The U.S. Department of Education is being accused of sidestepping its responsibilities to students with disabilities by delaying a special education regulation that was supposed to take effect this month.

In a federal lawsuit filed Thursday, the Council of Parent Attorneys and Advocates, or COPAA, alleges that the agency is skirting its obligation under the Individuals with Disabilities Education Act to ensure that students with disabilities receive appropriate services no matter their racial background.

The suit comes after the Education Department issued a final rule last week delaying for two years regulations addressing what’s known as “significant disproportionality.”

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IDEA mandates that states identify school districts with high rates of students from particular racial or ethnic groups who have disabilities, are placed in restrictive settings or are subjected to discipline.

However, states have traditionally used a variety of measures to evaluate districts and few were ever identified.

During the last weeks of the Obama administration, a rule was finalized establishing a national standard and it was set to take effect July 1.

By officially moving to delay the regulation, the Education Department indicated that it would allow more time “to evaluate the questions involved and determine how best to serve children with disabilities without increasing the risk that children with disabilities are denied (a free appropriate public education).”

Under Secretary of Education Betsy DeVos, the agency has raised concerns that the Obama-era rule “may not appropriately address the problem of significant disproportionality” and questioned whether the Education Department had the statutory authority to create a national standard.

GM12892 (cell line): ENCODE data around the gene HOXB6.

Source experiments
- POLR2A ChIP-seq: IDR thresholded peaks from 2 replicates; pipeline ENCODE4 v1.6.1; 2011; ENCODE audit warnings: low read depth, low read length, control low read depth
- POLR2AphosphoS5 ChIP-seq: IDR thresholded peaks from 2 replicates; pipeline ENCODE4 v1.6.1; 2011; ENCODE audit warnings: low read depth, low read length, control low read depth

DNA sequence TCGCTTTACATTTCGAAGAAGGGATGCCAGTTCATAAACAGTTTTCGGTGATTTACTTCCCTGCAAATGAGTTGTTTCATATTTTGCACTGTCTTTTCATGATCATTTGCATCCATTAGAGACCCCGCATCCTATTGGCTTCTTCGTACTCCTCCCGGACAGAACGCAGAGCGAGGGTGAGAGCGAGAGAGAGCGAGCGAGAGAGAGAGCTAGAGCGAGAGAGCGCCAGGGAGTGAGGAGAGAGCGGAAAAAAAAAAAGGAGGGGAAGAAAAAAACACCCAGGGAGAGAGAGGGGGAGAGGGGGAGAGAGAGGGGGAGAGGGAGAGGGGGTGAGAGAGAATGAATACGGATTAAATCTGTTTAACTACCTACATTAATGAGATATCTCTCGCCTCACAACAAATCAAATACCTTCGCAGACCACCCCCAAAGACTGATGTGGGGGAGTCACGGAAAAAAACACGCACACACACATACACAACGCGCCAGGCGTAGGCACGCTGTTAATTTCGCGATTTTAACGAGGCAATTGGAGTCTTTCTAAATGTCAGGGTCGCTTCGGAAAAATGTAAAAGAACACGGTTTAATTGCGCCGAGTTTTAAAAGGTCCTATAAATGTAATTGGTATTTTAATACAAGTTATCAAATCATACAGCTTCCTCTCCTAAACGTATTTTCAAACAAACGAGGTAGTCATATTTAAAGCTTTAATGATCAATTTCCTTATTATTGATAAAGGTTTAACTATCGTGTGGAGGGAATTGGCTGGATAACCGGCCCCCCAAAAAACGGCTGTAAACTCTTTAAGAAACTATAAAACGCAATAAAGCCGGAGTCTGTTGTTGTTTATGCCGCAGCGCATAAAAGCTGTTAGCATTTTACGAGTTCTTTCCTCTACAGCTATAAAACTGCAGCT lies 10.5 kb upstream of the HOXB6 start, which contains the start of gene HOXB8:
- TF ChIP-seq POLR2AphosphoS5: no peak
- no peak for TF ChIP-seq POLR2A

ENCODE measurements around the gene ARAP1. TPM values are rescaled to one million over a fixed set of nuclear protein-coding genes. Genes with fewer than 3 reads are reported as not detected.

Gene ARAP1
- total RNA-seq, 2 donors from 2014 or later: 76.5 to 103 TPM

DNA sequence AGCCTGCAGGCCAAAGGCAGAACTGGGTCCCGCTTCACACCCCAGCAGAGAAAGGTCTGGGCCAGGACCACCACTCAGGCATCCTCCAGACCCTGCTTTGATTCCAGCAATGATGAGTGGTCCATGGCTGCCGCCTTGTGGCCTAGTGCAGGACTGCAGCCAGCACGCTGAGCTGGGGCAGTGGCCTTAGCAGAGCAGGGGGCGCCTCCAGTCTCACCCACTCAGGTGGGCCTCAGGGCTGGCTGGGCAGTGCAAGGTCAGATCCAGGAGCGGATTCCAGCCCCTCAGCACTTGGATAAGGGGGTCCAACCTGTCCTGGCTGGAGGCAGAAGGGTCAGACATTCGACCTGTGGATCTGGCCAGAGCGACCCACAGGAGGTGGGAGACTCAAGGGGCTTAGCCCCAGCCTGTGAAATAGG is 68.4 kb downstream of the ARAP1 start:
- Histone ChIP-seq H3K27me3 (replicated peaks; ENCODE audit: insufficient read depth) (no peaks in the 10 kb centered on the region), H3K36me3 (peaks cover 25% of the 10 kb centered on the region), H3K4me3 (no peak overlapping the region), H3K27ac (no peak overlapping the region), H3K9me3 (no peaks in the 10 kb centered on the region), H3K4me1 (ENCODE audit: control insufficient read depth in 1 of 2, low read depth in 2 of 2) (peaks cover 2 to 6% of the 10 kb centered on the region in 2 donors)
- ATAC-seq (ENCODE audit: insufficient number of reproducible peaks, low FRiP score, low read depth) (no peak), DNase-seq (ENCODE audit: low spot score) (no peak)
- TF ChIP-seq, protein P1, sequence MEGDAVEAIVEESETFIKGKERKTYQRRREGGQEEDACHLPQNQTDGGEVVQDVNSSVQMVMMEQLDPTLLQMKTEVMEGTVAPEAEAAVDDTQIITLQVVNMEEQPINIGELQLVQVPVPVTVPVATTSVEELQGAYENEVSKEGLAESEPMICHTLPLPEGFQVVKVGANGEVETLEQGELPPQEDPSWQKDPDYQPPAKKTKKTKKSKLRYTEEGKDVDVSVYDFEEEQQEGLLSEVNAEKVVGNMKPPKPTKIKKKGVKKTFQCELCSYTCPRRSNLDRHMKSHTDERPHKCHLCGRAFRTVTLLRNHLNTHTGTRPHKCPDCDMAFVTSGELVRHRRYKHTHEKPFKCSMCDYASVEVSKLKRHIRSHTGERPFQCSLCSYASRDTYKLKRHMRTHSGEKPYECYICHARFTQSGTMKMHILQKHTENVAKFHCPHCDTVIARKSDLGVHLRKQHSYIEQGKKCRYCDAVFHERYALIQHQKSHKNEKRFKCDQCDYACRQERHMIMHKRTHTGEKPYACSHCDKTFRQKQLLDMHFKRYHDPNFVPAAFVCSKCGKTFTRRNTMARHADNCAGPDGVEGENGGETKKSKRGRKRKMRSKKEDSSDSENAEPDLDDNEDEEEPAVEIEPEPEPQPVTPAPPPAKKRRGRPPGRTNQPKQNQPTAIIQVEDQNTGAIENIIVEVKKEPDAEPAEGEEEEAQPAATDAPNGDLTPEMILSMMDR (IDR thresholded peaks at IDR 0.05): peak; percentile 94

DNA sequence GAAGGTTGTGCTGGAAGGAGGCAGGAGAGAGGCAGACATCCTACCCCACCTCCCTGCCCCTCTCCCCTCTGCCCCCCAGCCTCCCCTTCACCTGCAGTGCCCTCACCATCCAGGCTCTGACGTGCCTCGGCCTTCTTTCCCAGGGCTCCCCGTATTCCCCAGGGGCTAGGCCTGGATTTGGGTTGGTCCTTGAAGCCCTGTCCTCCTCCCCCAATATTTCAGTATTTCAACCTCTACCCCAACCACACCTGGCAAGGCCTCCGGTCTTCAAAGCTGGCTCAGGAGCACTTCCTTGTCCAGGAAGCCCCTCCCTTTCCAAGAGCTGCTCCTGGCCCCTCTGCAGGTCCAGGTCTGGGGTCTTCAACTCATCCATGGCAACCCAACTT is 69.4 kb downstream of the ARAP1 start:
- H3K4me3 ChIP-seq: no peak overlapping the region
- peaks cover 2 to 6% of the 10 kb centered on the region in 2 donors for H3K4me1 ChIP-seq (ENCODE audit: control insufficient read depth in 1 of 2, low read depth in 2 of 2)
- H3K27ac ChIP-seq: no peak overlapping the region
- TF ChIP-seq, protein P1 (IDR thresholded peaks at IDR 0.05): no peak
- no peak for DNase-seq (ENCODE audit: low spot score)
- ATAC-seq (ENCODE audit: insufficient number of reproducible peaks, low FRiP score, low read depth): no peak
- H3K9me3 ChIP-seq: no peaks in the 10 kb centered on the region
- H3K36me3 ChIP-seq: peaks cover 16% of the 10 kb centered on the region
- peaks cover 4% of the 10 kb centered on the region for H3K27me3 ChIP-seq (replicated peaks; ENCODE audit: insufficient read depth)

Despite the delay, states are allowed to implement the new standard if they wish to, the Education Department said, and they are still obligated under IDEA to assess school districts for significant disproportionality.

COPAA’s lawsuit brings claims under the Administrative Procedure Act arguing that the Education Department did not offer a “reasoned explanation” for changing course and it failed to consider the costs to parents and students of delay or any alternatives to delay.

What’s more, the legal action indicates that the agency did not allow for “meaningful participation” because its public comment period only solicited feedback on the idea of a delay, not the issue itself.

“We are highly dismayed at the delay in the department tackling an issue that has literally been occurring for over a decade,” said Denise Marshall, executive director of COPAA. “We see no new information, no new reason to deny students of color with an equitable access to their education.”

The lawsuit filed in U.S. District Court for the District of Columbia names DeVos and Assistant Secretary for Special Education and Rehabilitative Services Johnny Collett in addition to the department itself. It seeks to have a judge invalidate the Department of Education’s delay and reinstate the July 1 start date for the rule.

The Education Department did not respond to a request for comment about the legal action.

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